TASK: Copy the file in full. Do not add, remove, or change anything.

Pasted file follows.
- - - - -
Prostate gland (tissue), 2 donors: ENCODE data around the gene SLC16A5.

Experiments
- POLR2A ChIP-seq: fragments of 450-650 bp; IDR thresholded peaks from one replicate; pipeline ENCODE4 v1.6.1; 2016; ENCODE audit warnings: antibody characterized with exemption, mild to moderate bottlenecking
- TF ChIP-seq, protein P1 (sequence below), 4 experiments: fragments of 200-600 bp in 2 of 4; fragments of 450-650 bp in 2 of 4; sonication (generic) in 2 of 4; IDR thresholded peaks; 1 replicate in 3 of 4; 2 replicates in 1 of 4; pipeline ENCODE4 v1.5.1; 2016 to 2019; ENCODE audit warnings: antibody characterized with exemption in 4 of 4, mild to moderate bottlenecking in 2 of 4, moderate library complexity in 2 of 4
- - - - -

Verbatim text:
Prostate gland (tissue), 2 donors: ENCODE data around the gene SLC16A5.

Experiments
- POLR2A ChIP-seq: fragments of 450-650 bp; IDR thresholded peaks from one replicate; pipeline ENCODE4 v1.6.1; 2016; ENCODE audit warnings: antibody characterized with exemption, mild to moderate bottlenecking
- TF ChIP-seq, protein P1 (sequence below), 4 experiments: fragments of 200-600 bp in 2 of 4; fragments of 450-650 bp in 2 of 4; sonication (generic) in 2 of 4; IDR thresholded peaks; 1 replicate in 3 of 4; 2 replicates in 1 of 4; pipeline ENCODE4 v1.5.1; 2016 to 2019; ENCODE audit warnings: antibody characterized with exemption in 4 of 4, mild to moderate bottlenecking in 2 of 4, moderate library complexity in 2 of 4